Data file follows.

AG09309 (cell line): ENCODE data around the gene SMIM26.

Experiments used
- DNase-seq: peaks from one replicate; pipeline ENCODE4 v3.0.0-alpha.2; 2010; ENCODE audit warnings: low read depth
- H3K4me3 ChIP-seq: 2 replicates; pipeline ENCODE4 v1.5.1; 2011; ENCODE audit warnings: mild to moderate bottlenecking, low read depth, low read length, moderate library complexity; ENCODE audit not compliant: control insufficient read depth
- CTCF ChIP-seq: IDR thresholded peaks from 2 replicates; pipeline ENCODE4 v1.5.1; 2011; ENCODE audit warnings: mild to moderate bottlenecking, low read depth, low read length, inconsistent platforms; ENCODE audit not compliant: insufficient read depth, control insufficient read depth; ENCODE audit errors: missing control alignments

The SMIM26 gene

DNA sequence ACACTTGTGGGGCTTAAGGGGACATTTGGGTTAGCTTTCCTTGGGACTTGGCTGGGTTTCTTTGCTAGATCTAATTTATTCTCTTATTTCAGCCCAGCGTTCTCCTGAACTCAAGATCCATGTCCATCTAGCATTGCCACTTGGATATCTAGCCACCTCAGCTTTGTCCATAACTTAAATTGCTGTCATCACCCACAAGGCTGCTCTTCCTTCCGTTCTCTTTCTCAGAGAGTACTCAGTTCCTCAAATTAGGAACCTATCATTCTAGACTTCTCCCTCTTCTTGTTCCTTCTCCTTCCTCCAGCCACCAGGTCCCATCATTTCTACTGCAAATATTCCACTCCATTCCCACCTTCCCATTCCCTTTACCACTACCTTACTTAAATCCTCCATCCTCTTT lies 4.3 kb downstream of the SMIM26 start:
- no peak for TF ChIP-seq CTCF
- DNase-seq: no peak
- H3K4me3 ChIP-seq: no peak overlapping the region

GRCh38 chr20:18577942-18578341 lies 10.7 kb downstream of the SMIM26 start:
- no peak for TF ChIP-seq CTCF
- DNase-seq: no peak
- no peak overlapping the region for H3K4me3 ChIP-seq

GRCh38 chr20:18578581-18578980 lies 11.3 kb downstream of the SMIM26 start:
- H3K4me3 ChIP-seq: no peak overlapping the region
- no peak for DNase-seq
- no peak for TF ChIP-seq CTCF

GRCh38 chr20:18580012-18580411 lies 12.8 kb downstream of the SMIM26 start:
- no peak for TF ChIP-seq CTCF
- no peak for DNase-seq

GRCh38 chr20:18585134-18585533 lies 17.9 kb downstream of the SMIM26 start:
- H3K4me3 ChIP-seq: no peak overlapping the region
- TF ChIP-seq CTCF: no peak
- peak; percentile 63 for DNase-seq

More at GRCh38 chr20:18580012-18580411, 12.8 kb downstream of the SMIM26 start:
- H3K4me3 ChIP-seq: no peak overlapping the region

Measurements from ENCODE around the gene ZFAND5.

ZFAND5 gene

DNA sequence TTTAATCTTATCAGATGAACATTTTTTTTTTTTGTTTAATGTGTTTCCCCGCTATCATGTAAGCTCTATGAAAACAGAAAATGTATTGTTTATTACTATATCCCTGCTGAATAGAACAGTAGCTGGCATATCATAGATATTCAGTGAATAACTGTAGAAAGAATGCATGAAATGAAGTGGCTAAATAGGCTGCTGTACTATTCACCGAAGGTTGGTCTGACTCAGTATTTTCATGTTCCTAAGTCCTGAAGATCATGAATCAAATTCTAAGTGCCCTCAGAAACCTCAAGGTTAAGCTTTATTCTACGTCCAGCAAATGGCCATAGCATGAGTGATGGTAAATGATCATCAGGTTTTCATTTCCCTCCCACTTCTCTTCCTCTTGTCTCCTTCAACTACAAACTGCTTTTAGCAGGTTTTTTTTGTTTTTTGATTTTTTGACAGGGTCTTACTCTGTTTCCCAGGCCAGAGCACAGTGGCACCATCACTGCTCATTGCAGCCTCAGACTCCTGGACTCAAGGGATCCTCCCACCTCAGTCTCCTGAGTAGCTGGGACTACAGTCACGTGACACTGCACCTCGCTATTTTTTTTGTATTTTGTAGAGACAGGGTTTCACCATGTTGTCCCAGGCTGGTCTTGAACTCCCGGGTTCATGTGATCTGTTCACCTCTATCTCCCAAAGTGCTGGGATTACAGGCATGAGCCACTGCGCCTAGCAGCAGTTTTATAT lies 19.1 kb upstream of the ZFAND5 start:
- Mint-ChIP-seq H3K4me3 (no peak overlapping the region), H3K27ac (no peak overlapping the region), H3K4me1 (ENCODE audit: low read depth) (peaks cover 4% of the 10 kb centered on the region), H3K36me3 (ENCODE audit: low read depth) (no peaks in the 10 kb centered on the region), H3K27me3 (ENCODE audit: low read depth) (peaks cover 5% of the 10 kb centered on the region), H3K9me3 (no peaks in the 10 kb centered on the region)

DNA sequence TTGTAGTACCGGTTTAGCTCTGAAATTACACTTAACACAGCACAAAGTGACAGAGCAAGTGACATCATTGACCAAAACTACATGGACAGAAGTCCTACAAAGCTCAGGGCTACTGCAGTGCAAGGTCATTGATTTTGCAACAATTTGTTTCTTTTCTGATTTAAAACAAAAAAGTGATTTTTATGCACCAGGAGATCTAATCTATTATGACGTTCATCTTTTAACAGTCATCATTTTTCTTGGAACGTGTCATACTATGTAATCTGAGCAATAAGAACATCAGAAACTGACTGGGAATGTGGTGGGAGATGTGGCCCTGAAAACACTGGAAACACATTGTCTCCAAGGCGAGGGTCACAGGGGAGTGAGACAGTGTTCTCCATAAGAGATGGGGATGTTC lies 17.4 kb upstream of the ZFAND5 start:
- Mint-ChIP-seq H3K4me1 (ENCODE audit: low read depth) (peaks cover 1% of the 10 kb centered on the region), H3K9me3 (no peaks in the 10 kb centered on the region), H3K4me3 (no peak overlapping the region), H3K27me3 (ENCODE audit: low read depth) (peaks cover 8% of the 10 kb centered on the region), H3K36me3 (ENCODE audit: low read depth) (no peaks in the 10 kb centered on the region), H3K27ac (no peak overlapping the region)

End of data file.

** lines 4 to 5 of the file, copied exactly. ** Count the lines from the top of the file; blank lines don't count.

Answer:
- H3K4me3 ChIP-seq: 2 replicates; pipeline ENCODE4 v1.5.1; 2011; ENCODE audit warnings: mild to moderate bottlenecking, low read depth, low read length, moderate library complexity; ENCODE audit not compliant: control insufficient read depth
- CTCF ChIP-seq: IDR thresholded peaks from 2 replicates; pipeline ENCODE4 v1.5.1; 2011; ENCODE audit warnings: mild to moderate bottlenecking, low read depth, low read length, inconsistent platforms; ENCODE audit not compliant: insufficient read depth, control insufficient read depth; ENCODE audit errors: missing control alignments